'Packed like sardines': Wichita district sounds the alarm about crowding at Southeast High
Wichita school district officials have made some short-term moves to address overcrowding at Southeast High. Longer term, they could shift attendance boundaries in parts of the district.
Wichita school district officials say they want to act quickly to ease crowding at Southeast High School, which is more than 200 students over capacity, prompting safety concerns.
“Students are packed like sardines, and … one wrong move, one step on a shoe, could lead to a commotion and even a fight,” said Andrew Le, a senior and student body president at Southeast.
“Students worry about, ‘Could the escalation of these fights lead to weapons being drawn? Will I get caught up in the middle of a pepper-spraying incident when I’m in the middle of a fight?’ These are genuine concerns.”
Last month, a security guard used pepper spray to disperse a crowd of students during a brawl in the Southeast High cafeteria. Students and teachers say fights are a near-daily occurrence at the school.
Beyond that, many classes have grown to 35 students or more, in classrooms that were designed for about 25. Some buses are overcrowded, so students have to sit on the floor.
Sixteen teachers have given up their planning time to teach overflow classes. During a recent tornado drill, teachers worried there wasn’t enough time to move everyone to storm shelters, and not enough room when they got there.
Michael Harris, a Southeast High debate teacher and coach, pleaded with Wichita school board members this week to address the overcrowding.
“Our crisis plans will not work if we have too many students. Our classrooms will not be safe if we have too many students,” Harris said. “And our teachers will leave this district if we do not do something to fix this problem.”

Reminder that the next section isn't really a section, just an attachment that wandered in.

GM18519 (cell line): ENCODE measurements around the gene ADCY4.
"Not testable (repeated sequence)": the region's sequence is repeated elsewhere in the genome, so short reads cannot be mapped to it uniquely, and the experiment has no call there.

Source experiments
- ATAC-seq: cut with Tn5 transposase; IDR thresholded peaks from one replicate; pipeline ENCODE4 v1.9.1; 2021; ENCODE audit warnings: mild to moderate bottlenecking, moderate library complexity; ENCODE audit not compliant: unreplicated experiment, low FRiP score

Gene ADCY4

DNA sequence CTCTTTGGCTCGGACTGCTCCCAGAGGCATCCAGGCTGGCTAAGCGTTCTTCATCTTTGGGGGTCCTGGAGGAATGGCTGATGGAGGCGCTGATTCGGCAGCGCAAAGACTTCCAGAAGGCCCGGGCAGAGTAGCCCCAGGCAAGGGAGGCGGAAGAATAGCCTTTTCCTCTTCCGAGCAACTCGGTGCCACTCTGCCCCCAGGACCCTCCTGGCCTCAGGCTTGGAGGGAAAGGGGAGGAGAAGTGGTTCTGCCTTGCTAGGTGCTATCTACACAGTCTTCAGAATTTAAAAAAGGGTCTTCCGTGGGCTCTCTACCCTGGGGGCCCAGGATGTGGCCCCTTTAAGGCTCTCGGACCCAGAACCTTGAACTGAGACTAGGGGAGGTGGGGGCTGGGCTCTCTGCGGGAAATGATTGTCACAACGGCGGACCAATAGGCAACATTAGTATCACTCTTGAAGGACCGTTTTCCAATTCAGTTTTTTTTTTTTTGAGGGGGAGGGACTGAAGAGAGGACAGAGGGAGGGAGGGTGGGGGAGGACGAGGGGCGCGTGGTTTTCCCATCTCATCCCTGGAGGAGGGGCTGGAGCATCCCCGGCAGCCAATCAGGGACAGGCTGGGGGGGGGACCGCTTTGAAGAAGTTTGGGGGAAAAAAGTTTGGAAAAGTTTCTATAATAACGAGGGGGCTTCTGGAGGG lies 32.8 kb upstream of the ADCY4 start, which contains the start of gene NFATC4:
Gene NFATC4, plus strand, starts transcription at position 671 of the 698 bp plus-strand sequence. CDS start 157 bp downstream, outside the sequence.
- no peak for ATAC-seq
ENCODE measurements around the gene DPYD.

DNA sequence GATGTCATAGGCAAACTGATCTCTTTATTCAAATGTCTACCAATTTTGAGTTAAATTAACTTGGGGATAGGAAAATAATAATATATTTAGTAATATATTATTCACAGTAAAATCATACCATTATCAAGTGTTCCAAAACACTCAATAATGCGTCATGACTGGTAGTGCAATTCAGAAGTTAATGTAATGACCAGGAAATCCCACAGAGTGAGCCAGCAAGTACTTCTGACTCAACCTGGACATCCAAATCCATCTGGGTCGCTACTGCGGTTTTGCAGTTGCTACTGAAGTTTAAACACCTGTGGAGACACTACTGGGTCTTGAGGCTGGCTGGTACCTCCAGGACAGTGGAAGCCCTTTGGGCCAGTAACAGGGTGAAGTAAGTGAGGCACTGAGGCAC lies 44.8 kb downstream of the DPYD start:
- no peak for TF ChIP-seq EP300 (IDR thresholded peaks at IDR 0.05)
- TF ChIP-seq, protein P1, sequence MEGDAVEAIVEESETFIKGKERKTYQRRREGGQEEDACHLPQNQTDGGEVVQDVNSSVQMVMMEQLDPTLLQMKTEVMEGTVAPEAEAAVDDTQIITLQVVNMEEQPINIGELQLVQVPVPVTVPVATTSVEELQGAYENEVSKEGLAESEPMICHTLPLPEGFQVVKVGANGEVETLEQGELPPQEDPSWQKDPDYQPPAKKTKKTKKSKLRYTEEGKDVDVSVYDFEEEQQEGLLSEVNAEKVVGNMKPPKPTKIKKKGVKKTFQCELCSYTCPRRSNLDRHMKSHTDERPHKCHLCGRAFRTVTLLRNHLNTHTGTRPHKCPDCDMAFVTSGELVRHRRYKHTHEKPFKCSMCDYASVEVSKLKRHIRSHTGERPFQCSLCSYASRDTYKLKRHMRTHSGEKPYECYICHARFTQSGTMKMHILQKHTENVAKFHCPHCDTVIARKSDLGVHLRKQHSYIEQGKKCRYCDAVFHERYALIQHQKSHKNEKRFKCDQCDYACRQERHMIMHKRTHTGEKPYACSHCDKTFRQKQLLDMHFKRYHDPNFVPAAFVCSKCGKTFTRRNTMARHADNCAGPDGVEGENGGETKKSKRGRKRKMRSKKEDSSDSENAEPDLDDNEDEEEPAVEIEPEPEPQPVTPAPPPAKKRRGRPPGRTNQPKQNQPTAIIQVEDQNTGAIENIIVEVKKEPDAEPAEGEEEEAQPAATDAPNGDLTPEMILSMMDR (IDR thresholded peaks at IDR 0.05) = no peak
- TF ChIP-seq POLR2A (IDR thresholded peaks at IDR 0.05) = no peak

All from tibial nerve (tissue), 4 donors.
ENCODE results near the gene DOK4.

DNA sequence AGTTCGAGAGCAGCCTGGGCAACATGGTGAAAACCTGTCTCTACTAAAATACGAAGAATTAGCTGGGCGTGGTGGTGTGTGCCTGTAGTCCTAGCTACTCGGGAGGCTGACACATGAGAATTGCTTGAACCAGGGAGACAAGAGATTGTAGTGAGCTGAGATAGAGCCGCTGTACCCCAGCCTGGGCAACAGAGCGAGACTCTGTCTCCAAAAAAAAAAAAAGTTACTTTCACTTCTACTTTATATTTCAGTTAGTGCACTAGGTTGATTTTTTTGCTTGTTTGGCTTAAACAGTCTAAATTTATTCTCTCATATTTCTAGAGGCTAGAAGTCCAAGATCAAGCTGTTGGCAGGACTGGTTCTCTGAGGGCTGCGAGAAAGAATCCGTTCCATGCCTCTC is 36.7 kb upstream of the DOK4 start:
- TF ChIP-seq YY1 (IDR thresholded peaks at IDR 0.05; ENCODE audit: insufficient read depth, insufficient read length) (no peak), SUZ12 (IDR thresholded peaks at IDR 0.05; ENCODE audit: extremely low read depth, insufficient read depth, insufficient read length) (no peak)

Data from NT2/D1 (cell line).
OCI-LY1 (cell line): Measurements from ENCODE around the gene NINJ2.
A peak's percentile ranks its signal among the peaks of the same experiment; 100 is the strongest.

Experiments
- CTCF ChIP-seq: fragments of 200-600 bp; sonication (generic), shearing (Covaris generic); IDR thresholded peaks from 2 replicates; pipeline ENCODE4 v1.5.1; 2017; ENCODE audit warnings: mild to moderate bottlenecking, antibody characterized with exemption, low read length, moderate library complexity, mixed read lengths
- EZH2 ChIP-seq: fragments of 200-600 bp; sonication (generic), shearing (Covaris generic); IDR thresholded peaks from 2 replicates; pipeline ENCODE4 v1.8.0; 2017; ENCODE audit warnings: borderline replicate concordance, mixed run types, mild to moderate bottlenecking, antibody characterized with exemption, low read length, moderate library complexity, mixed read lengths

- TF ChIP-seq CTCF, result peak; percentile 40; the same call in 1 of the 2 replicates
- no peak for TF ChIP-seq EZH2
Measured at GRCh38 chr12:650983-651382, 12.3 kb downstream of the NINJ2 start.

Southeast High, near 129th Street East and Pawnee, is Wichita’s newest high school. When it opened in 2016, it replaced an older school at Lincoln and Edgemoor, which is now the district headquarters.
At the time, Southeast High had the highest transfer rate of any high school in Wichita. Nearly a third of students who lived within the Southeast High boundaries attended other schools — public, private, e-schools or home schools.
Since then, development in the city’s southeast quadrant has exploded, and so has enrollment at Southeast. This year, about 80 percent of ninth-graders who live within the Southeast High boundaries are attending the school.
The official enrollment count on Sept. 20 was 2,192, making it the second-largest high school in Wichita after East High. If you include teachers and other employees, the school is more than 20% over capacity.
School and district leaders have enacted some short-term measures to ease crowding and related concerns. They include:
- Moving about 30 students to a new ESOL (English Speakers of Other Languages) program at Heights High.
- Allowing more transfer requests to go to other high schools.
- Opening more spots at Northeast Magnet High School.
- Adding long-term substitutes to help with overload classes.
- Adding another assistant principal and two more security guards.
But it’s still not enough.
Fabian Armendariz, operations director for the Wichita district, has proposed tweaking some attendance boundaries in the north part of the Southeast High attendance area. If approved, some students at four Wichita elementary schools — Adams, College Hill, Jackson and Price-Harris — would be assigned to Heights High School instead of Southeast.
“If we were to make the move today, there would be 260 students that are currently at Southeast that would be reassigned to Heights High School,” Armendariz said. “So that area would just shift.”
The district plans to hold community meetings starting later this month to talk about potential boundary changes. If approved, some could go into effect as early as next fall.
Board members also suggested a demographic study to look at enrollment trends districtwide. That could lead to other boundary changes.
“All of us feel a sense of urgency, and we don’t want to downplay that,” said board member Sheril Logan. “We’re trying to be as quickly responsive as we can.”